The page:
I hurried up to find that the bird was indeed on show on the mud flats in front of us so I quickly got set up and started to take some video.

The Elegant Turn having a wash and brush up

I then decided to take a few still photos though at that point a Sandwich Tern plonked itself down right in front of the star of the show which was somewhat annoying!

A bona fide 100% DNA tested Elegant Tern

After about five or so minutes of watching it, it flew up, made a circuit and then landed right on the top of Tern Island out of sight in amongst the rather tall grasses there. On enquiry of my birding neighbours in the twitch line it turned out that this had actually been the best view of the morning and that most of the time it stayed in its preferred hidden spot on top of the island, only making occasional sorties out around the harbour before returning to the same spot. This had been the first time that day that it had come out into the open so I'd been extremely lucky to have arrived when I did. In order to wind down after all that excitement I had a general scan around which revealed a surprisingly large number of Med Gulls, plus Sandwich, Common and Little Terns, all which were breeding on the island but there was little else of note. After this great showing of the star attraction there was a modest exodus from some of the twitchers who'd been there a while and had finally got a decent view so I took advantage of this to head back to the car park and park up in a more legitimate spot as well as to get something to eat.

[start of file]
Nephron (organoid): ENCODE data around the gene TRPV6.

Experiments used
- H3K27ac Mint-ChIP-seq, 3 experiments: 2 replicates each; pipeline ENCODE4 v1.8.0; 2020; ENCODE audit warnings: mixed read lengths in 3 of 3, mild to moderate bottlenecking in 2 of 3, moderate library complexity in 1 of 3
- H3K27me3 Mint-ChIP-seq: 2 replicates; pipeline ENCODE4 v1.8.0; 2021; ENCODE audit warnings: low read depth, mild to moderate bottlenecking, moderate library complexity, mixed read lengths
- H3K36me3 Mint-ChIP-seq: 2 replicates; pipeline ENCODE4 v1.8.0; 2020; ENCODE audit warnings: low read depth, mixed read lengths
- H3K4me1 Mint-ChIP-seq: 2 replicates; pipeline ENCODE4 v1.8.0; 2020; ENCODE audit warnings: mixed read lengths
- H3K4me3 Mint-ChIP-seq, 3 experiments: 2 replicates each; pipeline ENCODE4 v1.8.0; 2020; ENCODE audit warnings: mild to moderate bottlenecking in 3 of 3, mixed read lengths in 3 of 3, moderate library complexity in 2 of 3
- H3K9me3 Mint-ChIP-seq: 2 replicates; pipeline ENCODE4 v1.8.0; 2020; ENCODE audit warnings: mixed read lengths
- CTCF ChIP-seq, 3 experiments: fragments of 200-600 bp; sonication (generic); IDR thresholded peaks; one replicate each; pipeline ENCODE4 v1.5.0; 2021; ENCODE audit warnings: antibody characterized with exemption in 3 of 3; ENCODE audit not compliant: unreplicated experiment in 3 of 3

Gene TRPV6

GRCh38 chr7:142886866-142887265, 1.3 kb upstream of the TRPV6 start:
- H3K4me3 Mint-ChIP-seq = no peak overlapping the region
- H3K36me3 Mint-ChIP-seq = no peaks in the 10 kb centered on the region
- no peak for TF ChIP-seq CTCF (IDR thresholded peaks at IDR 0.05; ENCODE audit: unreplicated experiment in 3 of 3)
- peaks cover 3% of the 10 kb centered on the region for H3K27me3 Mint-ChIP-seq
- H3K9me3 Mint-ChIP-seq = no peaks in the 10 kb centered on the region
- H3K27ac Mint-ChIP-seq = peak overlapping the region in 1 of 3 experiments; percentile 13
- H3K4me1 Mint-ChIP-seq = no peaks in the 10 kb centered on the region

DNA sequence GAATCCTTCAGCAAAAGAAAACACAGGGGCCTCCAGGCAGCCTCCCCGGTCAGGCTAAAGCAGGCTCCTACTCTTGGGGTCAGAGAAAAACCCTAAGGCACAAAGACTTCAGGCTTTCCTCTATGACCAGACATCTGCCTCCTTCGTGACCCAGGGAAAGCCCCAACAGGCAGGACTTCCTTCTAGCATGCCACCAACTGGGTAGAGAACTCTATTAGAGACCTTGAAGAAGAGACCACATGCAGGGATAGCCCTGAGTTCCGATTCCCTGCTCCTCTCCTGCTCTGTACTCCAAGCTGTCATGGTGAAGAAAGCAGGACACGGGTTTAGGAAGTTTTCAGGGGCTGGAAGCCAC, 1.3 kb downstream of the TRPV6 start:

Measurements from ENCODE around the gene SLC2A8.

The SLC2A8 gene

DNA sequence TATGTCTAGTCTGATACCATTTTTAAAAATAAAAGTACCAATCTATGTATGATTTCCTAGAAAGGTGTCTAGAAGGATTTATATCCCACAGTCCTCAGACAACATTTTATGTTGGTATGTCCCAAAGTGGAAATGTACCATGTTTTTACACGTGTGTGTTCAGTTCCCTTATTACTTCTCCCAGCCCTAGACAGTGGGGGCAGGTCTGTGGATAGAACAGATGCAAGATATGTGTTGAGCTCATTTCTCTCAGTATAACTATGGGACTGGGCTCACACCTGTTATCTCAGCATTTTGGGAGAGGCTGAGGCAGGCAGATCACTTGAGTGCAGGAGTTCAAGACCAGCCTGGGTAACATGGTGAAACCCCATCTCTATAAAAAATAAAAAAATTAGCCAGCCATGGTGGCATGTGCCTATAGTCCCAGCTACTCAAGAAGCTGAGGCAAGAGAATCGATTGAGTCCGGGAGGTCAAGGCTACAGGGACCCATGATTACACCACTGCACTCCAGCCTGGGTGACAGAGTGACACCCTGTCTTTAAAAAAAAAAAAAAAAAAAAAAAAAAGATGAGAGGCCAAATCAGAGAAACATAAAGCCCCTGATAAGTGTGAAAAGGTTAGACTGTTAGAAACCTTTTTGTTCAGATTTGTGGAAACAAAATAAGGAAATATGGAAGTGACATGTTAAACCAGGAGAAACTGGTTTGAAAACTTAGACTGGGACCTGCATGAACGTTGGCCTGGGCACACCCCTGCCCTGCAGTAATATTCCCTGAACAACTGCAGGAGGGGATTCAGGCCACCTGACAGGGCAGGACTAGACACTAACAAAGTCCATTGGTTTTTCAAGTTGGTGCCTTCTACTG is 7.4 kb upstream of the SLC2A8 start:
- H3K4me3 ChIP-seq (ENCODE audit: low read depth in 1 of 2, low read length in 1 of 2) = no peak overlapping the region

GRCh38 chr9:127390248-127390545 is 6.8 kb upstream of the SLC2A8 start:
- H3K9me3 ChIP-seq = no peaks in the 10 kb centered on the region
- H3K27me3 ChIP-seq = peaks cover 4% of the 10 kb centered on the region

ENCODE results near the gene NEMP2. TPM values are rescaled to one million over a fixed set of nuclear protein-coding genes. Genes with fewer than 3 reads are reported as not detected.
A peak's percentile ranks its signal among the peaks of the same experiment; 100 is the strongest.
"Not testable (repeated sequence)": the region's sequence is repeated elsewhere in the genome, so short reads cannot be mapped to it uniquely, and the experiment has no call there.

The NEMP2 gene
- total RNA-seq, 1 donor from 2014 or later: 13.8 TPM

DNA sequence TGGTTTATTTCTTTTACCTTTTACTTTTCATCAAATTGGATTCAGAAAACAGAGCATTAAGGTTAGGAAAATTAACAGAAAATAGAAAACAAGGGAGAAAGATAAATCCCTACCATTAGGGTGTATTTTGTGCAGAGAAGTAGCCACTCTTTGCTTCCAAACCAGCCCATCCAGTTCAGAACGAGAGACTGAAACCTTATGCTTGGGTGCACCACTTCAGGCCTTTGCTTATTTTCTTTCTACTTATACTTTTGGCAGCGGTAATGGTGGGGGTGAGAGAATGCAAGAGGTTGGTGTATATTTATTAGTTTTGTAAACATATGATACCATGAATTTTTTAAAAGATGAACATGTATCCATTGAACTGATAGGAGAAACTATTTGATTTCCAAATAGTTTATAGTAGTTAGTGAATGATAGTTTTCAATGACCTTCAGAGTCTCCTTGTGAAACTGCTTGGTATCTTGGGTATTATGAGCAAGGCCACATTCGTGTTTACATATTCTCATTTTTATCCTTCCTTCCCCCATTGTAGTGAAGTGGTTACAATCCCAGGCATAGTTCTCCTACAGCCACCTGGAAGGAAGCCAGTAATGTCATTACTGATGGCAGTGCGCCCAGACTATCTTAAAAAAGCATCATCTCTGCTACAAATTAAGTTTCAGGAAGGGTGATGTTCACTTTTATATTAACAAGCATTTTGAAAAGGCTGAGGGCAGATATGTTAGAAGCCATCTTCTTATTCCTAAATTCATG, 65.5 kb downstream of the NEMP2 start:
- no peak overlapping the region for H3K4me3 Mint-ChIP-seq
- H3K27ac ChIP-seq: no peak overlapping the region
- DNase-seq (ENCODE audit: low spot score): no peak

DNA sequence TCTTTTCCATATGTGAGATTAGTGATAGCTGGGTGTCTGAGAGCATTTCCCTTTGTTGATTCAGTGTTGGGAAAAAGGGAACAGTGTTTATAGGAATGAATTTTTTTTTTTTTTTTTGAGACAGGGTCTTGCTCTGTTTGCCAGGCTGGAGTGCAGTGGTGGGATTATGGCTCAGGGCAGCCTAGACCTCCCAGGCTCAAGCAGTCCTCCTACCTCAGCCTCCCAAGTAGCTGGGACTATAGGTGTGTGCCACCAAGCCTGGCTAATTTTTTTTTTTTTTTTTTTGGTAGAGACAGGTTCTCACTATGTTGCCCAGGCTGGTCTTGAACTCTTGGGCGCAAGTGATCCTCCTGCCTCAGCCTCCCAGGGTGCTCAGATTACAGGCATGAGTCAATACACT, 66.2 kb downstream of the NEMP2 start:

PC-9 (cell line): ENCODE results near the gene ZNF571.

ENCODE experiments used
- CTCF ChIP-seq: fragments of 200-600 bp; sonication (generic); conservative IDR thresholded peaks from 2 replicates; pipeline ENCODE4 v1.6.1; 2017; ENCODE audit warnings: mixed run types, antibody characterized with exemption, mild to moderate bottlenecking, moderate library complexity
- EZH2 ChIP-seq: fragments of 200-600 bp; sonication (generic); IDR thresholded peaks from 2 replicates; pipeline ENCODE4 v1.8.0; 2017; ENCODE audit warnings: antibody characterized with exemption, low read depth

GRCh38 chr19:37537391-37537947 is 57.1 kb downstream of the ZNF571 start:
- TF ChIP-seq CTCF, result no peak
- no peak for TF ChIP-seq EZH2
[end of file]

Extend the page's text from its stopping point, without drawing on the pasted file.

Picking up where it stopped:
When I returned back to the estuary I debated whether to go back in line to wait for another fly-by or to have a bit of a botanical explore. To be honest it was no contest really as I was keen to rummage around on the shingle beach by the estuary mouth. So I headed off towards the beach and soon came across a wonderful area of shingle which was surprisingly packed with various plants of all sorts of different species. As this wasn't a habitat that I'd explored much in the past I had a good wander around, taking snaps of anything of interest though sadly I later realised that I'd left the camera exposure two notches down so everything has come out a bit weird.

The Shingle area

Biting Stonecrop

Common Centaury

Sea Kale
Trailing St. John's Wort
Wood Sage
Yellow Horned Poppy
Over towards the estuary mouth I found a couple of birders camped out surveying Tern Island from this higher vantage point though even here they couldn't see the bird whilst it was ensconced in its hiding place. Whilst I was chatting to them the bird took flight and flew all the way out to sea and looked set to head off into the distance on a feeding trip until abruptly it turned around again and headed back to the estuary and back to its favoured spot.

Hare's Foot Clover

I decided to head back to the main viewing area where I spent a bit of time watching the island and was treated to a couple more fly-out sorties. At this point I'd felt that I'd seen the bird well enough and my thoughts started to turn to home so I wandered back to the car, fired up the Gnome mobile and headed off. I was feeling quite tired now after all the excitement was over so I had to concentrate hard on my driving. Thankfully the traffic was fairly light and I arrived home at around 2 p.m. for my usual celebratory cup of tea.